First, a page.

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Dubs turn down better deals to stay with O'Neills


Dublin County Board has decided to stick with their O'Neill’s jersey deal (SPORTSFILE)

Dublin County Board has decided to stick with their O'Neill’s jersey deal (SPORTSFILE)

Dublin County Board has decided to stick with their O'Neill’s jersey deal (SPORTSFILE)

O'Neills will remain the official gear supplier to Dublin GAA for the next three years after the County Board Management Committee stepped back from what would have been a significant shift in direction.

The sportswear industry was watching with interest as Dublin weighed up three prospective partnerships, one of which could have really opened the market if it was cleared.

But in the end Dublin stayed loyal to O'Neills, with Dublin chairman Sean Shanley insisting the new deal, which runs to the end of 2018, wasn't about finance.

"If it was only about finance we would have changed," said Shanley.

"There was a loyalty factor there too," he continued. "O'Neills are the only manufacturers with a base in Dublin and they were there for the county when things weren't going well.


"We had delayed signing a new contract for long enough because of other possibilities so it was time to make a decision. We'd be conscious of giving business, where possible, to Irish manufacturers," he added.

Shanley admitted one of the other propositions might have caused a "licensing problem".

The Irish Independent understands that one of the possibilities Dublin were looking at was a split between suppliers, using a licensed Irish manufacturer for their official gear but contracting a well-known overseas brand for the manufacture of commercial gear.

Industry sources felt that this split could have revolutionised the business of gear supply to the GAA market. But doing this may well have contravened rule and would probably not have gotten the green light.

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Rule 1.17 of the GAA's Official Guide is clear in its definition that all jerseys, shorts, socks, tracksuits and kitbags worn and/or used for official matches and on official 'duty' such as television or video interviews and photographs must be of Irish manufacture. This is also a requirement for replica playing gear sold on the commercial market.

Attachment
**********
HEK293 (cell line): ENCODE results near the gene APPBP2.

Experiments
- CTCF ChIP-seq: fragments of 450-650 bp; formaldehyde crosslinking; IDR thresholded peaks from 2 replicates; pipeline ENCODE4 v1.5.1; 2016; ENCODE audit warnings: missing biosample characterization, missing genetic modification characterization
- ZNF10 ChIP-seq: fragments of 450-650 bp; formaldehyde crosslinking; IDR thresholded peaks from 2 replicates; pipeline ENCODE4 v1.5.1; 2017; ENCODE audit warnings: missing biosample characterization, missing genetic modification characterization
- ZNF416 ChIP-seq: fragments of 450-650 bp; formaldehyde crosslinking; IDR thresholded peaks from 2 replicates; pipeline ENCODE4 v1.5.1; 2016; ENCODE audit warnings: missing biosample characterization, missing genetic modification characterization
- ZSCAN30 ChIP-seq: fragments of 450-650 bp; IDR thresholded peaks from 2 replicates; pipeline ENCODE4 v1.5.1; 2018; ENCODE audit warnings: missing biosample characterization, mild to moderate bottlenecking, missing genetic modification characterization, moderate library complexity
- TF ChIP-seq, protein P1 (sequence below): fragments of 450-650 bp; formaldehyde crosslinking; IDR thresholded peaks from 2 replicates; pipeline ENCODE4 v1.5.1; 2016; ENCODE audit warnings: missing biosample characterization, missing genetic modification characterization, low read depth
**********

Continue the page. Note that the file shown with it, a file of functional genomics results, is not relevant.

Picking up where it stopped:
O'Neills still have the vast majority of the inter-county market despite competition from others such as Azzurri, who are involved with Waterford where they are based, and Kukri who supply Sligo.

Kukri came close to becoming Kildare's gear suppliers over two years ago but, like Dublin, the Lilywhites stayed loyal to O'Neills at the time despite an offer that would reputedly have yielded almost €250,000 more over three years.

Azzurri have also previously had the contract for Donegal and Laois.

Kerry wore adidas shirts in 1981 and 1998, while the 'Three Stripes' affair that saw the Cork football team wear adidas shirts for the 1976 Munster football final led to suspensions for some players.

With the biggest following, the biggest demand is naturally for Dublin jerseys but it's hard to determine the official sales figures each year.


Some estimates put it loosely at between 35,000 and 40,000 when averaged out with years where there is no new design on the market.

The arrival of a football produced by well-known businessman and GAA benefactor Martin Donnelly has shaken up that market.

The MD ball, produced by MD sports and myclubshop.ie, has already been used in this year's league for games involving Kildare, Galway and Westmeath.

Dublin are not the only county concluding new sponsorship partners. In a new departure, Galway GAA have signed up Red Bull as their official drinks supplier.

Outside Dublin, who have three-year deals currently running with Britvic and Bavaria, such partnerships are rare in the GAA.

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